Toddlerhood often seems like a series of battles. One of the more common battles is getting your toddler to eat healthy foods, if you can get them to eat at all! Picky eating is typical for many preschoolers. It’s simply another step in the process of growing up and becoming independent. As long as your preschooler is healthy, growing normally, and has plenty of energy, he or she is most likely getting the nutrients he or she needs.
Some children’s tendency to refuse certain foods is a source of frustration for many parents. Before you rip your hair out, consider these tips for dealing with picky eaters:
RESPECT YOUR CHILD’S APPETITE — or LACK OF ONE
If your child isn’t hungry, don’t force a meal or snack. It’s also a bad idea to bribe or force your child to eat certain foods or clean his or her plate. This may only ignite — or reinforce — a power struggle over food. In addition, your child may come to associate mealtime with anxiety and frustration or become less sensitive to his or her own hunger and fullness cues.
Serve small portions to avoid overwhelming your child and give him or her the opportunity to independently ask for more.
Stick to the routine
Serve meals and snacks at about the same times every day. If your child chooses not to eat a meal, a regular snack time will offer an opportunity to eat nutritious food. You can provide milk or 100 percent juice with the food, but offer water between meals and snacks. Allowing your child to fill up on juice, milk or snacks throughout the day may decrease his or her appetite for meals.
BE PATIENT WITH NEW FOODS
Young children often touch or smell new foods, and may even put tiny bits in their mouths and then take them back out again. Your child may need repeated exposure to a new food before he or she takes the first bite.
Encourage your child by talking about a food’s color, shape, aroma and texture — not whether it tastes good. Serve new foods along with your child’s favorite foods. Keep serving your child healthy choices until they become familiar and preferred.
Don’t be a short-order cook
Preparing a separate meal for your child after he or she rejects the original meal may promote picky eating. Encourage your child to stay at the table for the designated mealtime — even if he or she doesn’t eat.
MAKE IT FUN
Serve broccoli and other veggies with a favorite dip or sauce. Cut foods into various shapes with cookie cutters. Offer breakfast foods for dinner. Serve a variety of brightly colored foods.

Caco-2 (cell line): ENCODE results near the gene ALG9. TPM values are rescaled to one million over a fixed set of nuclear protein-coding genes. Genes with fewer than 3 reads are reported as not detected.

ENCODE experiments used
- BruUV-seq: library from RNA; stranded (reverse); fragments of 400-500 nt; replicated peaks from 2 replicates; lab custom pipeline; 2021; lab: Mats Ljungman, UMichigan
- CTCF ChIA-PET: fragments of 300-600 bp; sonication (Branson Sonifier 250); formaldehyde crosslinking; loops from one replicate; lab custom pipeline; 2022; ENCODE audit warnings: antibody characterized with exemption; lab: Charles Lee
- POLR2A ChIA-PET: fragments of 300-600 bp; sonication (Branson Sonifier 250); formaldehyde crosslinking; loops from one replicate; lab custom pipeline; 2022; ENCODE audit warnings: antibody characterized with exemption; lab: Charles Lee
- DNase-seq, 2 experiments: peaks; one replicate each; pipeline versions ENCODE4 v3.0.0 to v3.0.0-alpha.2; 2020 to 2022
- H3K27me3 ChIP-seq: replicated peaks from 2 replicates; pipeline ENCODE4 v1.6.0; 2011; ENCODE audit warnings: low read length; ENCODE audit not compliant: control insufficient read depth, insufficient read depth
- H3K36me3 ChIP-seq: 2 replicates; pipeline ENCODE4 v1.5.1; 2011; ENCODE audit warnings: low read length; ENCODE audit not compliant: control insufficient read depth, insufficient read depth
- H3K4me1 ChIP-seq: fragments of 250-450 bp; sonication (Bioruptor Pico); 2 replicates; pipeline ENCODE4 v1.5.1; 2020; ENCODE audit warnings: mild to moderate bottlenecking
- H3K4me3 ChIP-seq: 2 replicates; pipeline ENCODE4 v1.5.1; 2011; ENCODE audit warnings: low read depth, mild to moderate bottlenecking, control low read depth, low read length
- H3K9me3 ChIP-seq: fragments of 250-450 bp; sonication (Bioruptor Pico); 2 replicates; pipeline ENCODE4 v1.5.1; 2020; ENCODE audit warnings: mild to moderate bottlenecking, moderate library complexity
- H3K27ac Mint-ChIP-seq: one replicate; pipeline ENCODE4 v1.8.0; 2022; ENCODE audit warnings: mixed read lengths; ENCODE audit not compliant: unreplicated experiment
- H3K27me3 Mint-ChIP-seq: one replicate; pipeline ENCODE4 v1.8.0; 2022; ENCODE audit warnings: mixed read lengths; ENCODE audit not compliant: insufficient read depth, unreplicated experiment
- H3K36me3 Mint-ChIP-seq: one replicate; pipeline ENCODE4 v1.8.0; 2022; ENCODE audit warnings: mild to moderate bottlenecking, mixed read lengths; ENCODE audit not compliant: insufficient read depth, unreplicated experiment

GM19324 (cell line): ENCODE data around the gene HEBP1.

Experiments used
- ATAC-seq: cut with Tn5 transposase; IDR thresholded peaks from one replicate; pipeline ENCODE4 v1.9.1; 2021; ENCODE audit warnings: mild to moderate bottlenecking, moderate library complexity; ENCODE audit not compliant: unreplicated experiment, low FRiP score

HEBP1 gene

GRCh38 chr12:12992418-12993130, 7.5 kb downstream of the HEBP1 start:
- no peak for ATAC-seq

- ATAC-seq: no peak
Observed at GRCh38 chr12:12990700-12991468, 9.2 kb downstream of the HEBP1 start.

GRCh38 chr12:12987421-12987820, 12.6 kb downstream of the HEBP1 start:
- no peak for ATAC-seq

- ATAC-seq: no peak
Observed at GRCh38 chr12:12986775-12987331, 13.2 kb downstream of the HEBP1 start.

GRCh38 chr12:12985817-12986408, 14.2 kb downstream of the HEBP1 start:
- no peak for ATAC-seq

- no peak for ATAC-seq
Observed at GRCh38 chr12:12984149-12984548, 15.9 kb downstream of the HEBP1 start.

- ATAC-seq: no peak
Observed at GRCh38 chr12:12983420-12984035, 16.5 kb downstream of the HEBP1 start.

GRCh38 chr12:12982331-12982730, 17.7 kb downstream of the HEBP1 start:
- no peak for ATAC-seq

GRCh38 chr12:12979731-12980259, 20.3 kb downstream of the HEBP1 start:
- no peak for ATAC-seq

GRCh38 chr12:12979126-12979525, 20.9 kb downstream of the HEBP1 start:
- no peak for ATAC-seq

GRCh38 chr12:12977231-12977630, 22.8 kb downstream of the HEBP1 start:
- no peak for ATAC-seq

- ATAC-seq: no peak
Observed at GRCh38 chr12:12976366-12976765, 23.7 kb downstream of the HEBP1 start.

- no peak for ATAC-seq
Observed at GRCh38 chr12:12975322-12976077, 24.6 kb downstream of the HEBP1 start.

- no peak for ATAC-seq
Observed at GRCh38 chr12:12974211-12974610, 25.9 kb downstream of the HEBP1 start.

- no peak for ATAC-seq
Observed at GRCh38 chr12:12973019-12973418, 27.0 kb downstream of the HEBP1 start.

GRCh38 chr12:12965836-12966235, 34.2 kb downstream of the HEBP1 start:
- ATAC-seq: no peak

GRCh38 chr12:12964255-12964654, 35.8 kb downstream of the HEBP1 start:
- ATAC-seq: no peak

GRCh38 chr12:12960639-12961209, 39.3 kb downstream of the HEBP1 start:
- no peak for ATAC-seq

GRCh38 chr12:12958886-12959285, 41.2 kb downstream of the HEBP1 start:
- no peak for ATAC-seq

Recruit your child’s help
At the grocery store, ask your child to help you select fruits, vegetables and other healthy foods. Don’t buy anything that you don’t want your child to eat. At home, encourage your child to help you rinse veggies, stir batter or set the table.
Set a good example
If you eat a variety of healthy foods, your child is more likely to follow suit.
Add chopped broccoli or green peppers to spaghetti sauce, top cereal with fruit slices, or mix grated zucchini and carrots into casseroles and soups.
Turn off the television and other electronic gadgets during meals. This will help your child to focus on eating. Keep in mind that television advertising may also encourage your child to desire sugary or less nutritious foods.
Don’t offer dessert
as a reward
Withholding dessert sends the message that dessert is the best food, which may only increase your child’s desire for sweets. You may select one or two nights a week as dessert nights, and skip dessert the rest of the week — or redefine dessert as fruit, yogurt or other healthy choices.
If you’re concerned that picky eating is compromising your child’s growth and development, remember that your pediatrician is a valuable resource for helping you raise happy and healthy kids. Schedule your child’s visit so that their growth can be tracked. Recording the types and amounts of food your child eats for three days can also paint a big picture that may help ease your worries and can help your child’s doctor determine any problems.
• Dr. Tamarra Moss is a pediatrician committed to helping you raise happy and healthy kids. You can find her at Dr. Carlos Thomas & Pediatric Associates in Nassau, Lucayan Medical Center in Grand Bahama, or on Instagram @mykidsdoc242.